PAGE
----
Assembly Meetings Offer More than Education
As one of two new Development Interns in Adelante’s La Ceiba Headquarters, I recently ventured out to La Masica, Atlántida for my first field visit. As I observed the educational lessons during the assemblies I was reminded of my favorite childhood book, “It Takes a Village” by Jane Cowen-Fletcher. The story follows a young girl as she nervously looks for her brother in their village, and constantly finds him safe and sound in the care of different village members. During the assembly I watched children go from one woman to the next, vying for their attention as they climbed on their laps or stood patiently alongside their chairs, waiting to be given some type of sweet. This caused me to think about how these bi-weekly meetings do not just serve Adelante’s clients, but the relationships between them as well, which has enormously positive implications for a community.
After the formal assembly procedures concluded, a member of the group, Yeisy, told me that one reason she likes the idea of working in solidarity groups is
because it gives the women the opportunity to discuss the issues within their community, which helps them protect their own children and each other’s. Because a large part of Adelante’s program incorporates solidarity groups and the larger assemblies to which groups belong, these women are given a chance to discuss the most recent happenings within their families and communities. This allows for group collaboration on issues as routine as one woman’s home improvement project, as tender as the consolation for a tragic event in someone’s life (like that of Adeline), or as significant as notifying one another of a nearby danger. These discussions, alongside the business education program, equip women with the knowledge they need to continuously improve their lives, both socially and financially. As one client noted, “I think the groups create unity in a community, especially with the educational programs because we’re all learning the same skills and improving our businesses.”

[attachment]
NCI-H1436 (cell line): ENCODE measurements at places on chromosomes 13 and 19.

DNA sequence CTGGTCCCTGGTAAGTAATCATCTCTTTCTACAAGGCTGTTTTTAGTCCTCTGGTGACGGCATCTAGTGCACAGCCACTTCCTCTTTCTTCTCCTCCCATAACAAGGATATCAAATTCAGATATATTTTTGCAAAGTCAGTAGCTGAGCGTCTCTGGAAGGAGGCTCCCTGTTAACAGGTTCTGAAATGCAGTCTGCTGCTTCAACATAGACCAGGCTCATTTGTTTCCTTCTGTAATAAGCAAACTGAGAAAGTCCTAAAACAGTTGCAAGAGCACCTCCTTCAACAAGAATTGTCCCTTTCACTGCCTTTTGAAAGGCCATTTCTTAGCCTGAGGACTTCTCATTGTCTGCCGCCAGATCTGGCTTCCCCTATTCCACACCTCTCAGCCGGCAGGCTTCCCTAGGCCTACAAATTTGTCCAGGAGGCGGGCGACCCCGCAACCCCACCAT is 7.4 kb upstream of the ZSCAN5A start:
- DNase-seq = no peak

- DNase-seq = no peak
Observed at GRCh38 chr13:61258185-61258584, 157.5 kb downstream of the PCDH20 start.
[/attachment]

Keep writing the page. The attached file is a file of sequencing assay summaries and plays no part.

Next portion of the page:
After talking to some of these women it is clear to me that many of them understand the impact that they are having on their communities, as they have successfully taken out loans and improved their family’s economic situation. Their success does not go unnoticed in a community, and soon other women come to Adelante with the hopes of improving their own financial circumstances, and the domino effect is realized. While chatting with me after her assembly, Yeisy confided that she was initially very scared to take out a loan but had no other options, and was convinced to join because of the encouragement from her good friend and current Adelante client, Maria.
Again and again when I asked women about their motivation for joining Adelante they responded with a simple and direct response, “for my children, of course, for their future.” For me, this reinforced what I had already suspected. Adelante is not only providing economic opportunities for women to enable them to begin or grow their businesses and therefore provide for themselves and their families, but it also gives them hope that they can give their children a chance to break the cycle of poverty.
In this way, Adelante’s assemblies provide not only educational business training and economic encouragement, but they create a united front of educated and empowered women within their larger communities.